As women, how often do we really see each other au naturel and actually feel comfortable? When I was a schoolgirl in the U.S., I quickly mastered the art of changing my clothes in the locker room
Sydney Ross Singer and Soma Grismaijer authored a book called Dressed To Kill. They interviewed 4,000+ women in five major U.S. cities over two years. Half the women had been diagnosed with breast cancer. They found:75% of women who slept in their bras developed breast cancer1 in 7 who wore their bras 12+ hours per day developed breast cancer1 in 168 who did not wear a bra developed breast cancerWithin one month of ditching their bras, women with cysts, breast pain, or tenderness found their symptoms disappeared.
Stripping myself down challenged my negative perceptions and made me embrace my “flaws.”
The modesty doctrine isn’t about clothes, it’s about bodies. It’s a method for punishing women who do not conform to an idealized, asexual, inoffensive body type. The “offenders” are women with large breasts, wide hips, or discernible “booty.” The modesty doctrine claims that the right clothes conceal a woman’s figure, and that the wrong ones expose her curves. The problem is, some women have figures that cannot be concealed. Even denim sack jumpers will reveal a curvy woman’s hips or breasts when she moves. When I was rebuked for my clothing as a teenager, it was often identical to the clothing all the other girls were wearing. The only difference was that I had “developed” first. The modesty doctrine defines some bodies as inherently problematic.
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connecting the dots
Lacking a healthy body image, many women feel so much pressure to attain the carefully crafted, yet unrealistic image that weight has become a national obsession and weight loss a major, extremely profitable industry. According to Jonathan Dahl’s Smart Money article, 10 Things the Weight-Loss Industry Won’t Say, “Figures available from the American Dietetic Association show Americans spending $58 billion on weight loss cures and products in 2007.”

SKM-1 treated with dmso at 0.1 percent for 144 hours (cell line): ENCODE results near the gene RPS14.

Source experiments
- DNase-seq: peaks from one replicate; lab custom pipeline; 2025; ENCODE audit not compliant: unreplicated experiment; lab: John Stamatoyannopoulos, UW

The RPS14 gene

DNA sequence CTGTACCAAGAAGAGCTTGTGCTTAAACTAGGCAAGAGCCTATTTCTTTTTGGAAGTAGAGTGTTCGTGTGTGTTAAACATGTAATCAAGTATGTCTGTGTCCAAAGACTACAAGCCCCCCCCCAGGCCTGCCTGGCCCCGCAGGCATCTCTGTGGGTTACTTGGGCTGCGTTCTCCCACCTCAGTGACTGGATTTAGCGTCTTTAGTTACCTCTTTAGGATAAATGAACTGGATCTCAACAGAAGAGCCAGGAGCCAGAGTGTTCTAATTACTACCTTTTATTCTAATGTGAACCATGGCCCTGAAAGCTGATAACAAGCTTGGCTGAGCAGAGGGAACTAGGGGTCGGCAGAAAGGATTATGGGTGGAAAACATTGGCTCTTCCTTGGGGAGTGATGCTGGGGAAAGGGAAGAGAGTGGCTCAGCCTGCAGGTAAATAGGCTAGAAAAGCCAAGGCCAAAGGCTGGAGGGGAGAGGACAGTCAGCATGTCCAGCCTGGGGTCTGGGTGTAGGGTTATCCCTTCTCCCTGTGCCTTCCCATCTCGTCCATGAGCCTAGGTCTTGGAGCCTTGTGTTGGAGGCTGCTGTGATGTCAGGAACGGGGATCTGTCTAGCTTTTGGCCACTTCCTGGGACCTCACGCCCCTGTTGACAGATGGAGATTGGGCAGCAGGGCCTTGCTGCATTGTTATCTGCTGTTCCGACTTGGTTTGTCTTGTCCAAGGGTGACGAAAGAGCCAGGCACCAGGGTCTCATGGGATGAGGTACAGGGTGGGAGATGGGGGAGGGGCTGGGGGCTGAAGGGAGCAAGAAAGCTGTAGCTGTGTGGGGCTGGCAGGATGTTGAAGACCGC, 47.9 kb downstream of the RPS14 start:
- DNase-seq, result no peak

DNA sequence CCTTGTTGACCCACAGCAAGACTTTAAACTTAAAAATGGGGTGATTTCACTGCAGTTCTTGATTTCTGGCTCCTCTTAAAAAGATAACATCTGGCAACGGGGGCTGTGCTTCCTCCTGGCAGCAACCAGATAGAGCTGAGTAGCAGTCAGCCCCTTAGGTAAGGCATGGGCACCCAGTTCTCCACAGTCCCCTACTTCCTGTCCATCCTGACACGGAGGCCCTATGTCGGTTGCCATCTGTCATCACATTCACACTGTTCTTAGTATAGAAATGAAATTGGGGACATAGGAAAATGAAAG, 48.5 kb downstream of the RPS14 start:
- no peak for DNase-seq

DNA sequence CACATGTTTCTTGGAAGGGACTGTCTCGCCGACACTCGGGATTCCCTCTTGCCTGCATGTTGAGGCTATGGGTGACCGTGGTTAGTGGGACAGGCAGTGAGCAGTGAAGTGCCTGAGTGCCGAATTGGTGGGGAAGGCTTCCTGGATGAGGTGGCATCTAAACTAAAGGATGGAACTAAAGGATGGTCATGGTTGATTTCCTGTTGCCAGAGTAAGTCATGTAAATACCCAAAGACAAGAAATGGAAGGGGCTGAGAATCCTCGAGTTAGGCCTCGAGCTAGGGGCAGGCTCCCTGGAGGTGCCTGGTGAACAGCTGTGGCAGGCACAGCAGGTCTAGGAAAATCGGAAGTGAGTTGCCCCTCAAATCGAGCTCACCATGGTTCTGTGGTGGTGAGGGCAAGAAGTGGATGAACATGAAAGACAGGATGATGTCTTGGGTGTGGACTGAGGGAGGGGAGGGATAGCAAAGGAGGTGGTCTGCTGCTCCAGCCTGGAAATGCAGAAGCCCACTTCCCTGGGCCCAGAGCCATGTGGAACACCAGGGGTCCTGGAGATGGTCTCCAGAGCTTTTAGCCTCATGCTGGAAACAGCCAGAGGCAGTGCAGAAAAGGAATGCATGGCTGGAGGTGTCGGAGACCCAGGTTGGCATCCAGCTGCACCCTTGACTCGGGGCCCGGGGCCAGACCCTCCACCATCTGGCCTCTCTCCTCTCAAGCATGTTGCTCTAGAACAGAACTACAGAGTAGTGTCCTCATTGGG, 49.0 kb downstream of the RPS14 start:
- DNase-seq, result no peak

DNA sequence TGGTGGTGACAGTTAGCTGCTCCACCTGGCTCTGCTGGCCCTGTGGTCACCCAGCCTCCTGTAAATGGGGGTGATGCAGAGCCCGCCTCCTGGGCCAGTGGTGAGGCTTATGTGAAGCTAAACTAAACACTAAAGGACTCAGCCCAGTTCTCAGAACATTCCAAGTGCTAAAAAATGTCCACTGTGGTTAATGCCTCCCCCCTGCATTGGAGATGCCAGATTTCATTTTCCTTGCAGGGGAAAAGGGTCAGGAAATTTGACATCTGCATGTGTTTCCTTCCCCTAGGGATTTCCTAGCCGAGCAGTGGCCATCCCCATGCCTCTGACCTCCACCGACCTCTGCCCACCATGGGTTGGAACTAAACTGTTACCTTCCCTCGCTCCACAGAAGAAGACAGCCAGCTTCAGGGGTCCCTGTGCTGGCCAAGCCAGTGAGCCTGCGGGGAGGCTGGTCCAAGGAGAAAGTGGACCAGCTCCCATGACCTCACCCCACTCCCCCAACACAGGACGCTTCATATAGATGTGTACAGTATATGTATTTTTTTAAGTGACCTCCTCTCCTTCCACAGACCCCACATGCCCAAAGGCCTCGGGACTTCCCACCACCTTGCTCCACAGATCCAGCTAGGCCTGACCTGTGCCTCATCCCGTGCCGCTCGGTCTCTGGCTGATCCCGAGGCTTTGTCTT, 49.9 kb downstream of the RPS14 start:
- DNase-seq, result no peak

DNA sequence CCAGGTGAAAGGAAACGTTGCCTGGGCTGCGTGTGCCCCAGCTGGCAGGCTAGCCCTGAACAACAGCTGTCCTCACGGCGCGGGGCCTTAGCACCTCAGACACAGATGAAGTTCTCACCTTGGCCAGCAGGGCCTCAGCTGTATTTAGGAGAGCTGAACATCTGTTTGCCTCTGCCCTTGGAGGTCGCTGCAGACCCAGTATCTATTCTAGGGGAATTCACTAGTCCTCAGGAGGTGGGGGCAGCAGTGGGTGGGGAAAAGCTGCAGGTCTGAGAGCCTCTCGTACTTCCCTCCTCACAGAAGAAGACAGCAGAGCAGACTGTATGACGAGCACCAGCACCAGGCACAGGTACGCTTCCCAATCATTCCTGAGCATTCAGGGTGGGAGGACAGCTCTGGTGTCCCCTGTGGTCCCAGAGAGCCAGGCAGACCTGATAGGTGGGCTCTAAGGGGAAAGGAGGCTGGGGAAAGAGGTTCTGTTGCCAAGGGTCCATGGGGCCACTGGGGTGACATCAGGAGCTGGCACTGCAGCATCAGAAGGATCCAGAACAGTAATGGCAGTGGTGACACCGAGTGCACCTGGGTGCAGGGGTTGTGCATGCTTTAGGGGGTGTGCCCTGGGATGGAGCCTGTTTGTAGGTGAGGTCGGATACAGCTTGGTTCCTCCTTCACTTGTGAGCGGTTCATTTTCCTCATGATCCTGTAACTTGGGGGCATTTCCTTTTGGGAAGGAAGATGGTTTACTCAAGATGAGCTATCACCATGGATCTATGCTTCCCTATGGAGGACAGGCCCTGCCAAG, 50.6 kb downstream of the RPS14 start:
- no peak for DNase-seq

Problems are especially acute among adolescent females as they confront for the first time the unattainable goal of measuring up to the popular images of perfection while coping with the genetic realities of their changing bodies. Few women remain unaffected. Many suffer from chronic, dangerous eating disorders, desperate to become “thin enough.” For others overeating is a common coping mechanism used in an attempt to minimize painful feelings that resonate from negative self image.
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“To conclude, before we get upset and holier-than-thou about the young women who act provocatively via social media, we should look at why they are acting this way. How do we expect these girls to ever have the ‘self-respect’ that so many berate them for lacking, when we tell them to ‘be sexy’ then victimize them when they actually try to do this?”
It occurs to me that over the years I have seen few “perfect bodies,” but I have seen several who had suffered some extreme medical challenge such as a mastectomy, advanced MS, amputation, extreme burn scarring, or facial reconstruction (as a result of a car accident). Those people came to social nudity on the recommendation of their physician or therapist in order to heal themselves mentally so they could accept their torn bodies. Just quietly talking to them in the pool or Jacuzzi was always an inspiration to me. Whenever I feel self-conscious because I am a little overweight, I just think of them and their courage. – Leslie.